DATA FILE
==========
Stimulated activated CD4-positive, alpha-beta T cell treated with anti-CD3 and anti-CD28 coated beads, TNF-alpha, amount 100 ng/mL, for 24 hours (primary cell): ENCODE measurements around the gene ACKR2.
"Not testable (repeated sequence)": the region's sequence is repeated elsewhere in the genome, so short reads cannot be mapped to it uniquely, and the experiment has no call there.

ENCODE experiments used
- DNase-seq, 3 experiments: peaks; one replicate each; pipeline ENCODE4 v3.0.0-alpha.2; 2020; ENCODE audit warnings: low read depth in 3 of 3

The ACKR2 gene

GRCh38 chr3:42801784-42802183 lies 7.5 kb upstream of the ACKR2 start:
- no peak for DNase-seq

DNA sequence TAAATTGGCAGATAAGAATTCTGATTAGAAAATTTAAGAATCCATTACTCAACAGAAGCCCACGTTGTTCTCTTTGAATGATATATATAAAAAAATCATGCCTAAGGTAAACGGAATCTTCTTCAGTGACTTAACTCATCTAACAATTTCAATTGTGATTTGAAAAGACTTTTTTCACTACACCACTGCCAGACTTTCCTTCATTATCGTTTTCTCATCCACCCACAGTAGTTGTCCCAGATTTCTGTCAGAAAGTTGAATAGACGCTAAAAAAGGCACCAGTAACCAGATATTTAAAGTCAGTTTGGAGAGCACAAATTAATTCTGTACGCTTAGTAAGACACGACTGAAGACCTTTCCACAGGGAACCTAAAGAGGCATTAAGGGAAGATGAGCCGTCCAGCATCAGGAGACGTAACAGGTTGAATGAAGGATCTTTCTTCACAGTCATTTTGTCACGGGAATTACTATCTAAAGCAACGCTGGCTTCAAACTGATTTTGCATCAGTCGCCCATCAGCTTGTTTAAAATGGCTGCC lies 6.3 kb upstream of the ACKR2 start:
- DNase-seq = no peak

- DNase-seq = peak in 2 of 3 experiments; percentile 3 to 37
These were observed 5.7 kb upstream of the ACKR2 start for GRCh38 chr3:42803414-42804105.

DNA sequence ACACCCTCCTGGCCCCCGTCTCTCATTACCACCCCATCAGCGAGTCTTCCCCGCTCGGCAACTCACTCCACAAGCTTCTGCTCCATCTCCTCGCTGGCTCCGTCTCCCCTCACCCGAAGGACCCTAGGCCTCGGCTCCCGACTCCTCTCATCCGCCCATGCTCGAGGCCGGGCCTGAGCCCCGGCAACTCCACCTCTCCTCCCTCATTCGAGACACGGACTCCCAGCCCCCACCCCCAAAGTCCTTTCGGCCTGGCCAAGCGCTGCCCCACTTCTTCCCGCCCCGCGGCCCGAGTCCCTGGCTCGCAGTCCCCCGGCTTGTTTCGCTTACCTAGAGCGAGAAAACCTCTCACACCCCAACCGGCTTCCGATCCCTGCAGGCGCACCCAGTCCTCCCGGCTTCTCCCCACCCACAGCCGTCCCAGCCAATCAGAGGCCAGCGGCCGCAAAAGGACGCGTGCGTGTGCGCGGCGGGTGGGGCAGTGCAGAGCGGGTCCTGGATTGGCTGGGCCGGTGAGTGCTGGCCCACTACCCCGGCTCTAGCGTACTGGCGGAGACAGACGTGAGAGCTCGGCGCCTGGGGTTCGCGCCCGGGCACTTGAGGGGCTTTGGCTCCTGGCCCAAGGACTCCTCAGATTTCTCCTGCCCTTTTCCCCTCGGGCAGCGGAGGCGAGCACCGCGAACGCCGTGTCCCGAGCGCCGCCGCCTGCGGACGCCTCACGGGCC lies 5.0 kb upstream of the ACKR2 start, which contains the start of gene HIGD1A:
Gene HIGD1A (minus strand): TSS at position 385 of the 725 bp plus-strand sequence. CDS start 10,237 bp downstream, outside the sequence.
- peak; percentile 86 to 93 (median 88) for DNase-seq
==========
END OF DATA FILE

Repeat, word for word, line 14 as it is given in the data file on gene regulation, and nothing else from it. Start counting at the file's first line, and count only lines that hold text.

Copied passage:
- peak; percentile 86 to 93 (median 88) for DNase-seq